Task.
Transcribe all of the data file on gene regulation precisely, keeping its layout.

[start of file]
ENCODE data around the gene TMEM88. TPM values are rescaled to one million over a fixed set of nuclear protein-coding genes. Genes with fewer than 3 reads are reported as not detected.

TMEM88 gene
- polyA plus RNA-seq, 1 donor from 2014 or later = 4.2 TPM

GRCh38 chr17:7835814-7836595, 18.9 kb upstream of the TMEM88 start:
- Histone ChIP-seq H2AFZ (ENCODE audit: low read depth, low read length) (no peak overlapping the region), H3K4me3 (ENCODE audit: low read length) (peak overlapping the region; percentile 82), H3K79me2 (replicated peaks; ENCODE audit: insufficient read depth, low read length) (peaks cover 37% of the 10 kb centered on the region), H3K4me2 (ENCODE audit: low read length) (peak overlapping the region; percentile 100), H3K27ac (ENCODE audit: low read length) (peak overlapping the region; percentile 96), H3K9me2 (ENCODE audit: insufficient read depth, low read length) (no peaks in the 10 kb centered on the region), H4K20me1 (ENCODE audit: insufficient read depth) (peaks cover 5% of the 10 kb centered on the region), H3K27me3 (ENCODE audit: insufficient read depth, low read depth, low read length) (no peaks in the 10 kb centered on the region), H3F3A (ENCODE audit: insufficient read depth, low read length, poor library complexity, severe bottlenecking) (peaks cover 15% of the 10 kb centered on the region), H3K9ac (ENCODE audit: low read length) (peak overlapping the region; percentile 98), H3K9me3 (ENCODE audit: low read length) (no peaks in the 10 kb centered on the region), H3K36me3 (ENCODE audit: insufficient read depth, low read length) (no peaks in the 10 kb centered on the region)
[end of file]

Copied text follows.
ENCODE data around the gene TMEM88. TPM values are rescaled to one million over a fixed set of nuclear protein-coding genes. Genes with fewer than 3 reads are reported as not detected.

TMEM88 gene
- polyA plus RNA-seq, 1 donor from 2014 or later = 4.2 TPM

GRCh38 chr17:7835814-7836595, 18.9 kb upstream of the TMEM88 start:
- Histone ChIP-seq H2AFZ (ENCODE audit: low read depth, low read length) (no peak overlapping the region), H3K4me3 (ENCODE audit: low read length) (peak overlapping the region; percentile 82), H3K79me2 (replicated peaks; ENCODE audit: insufficient read depth, low read length) (peaks cover 37% of the 10 kb centered on the region), H3K4me2 (ENCODE audit: low read length) (peak overlapping the region; percentile 100), H3K27ac (ENCODE audit: low read length) (peak overlapping the region; percentile 96), H3K9me2 (ENCODE audit: insufficient read depth, low read length) (no peaks in the 10 kb centered on the region), H4K20me1 (ENCODE audit: insufficient read depth) (peaks cover 5% of the 10 kb centered on the region), H3K27me3 (ENCODE audit: insufficient read depth, low read depth, low read length) (no peaks in the 10 kb centered on the region), H3F3A (ENCODE audit: insufficient read depth, low read length, poor library complexity, severe bottlenecking) (peaks cover 15% of the 10 kb centered on the region), H3K9ac (ENCODE audit: low read length) (peak overlapping the region; percentile 98), H3K9me3 (ENCODE audit: low read length) (no peaks in the 10 kb centered on the region), H3K36me3 (ENCODE audit: insufficient read depth, low read length) (no peaks in the 10 kb centered on the region)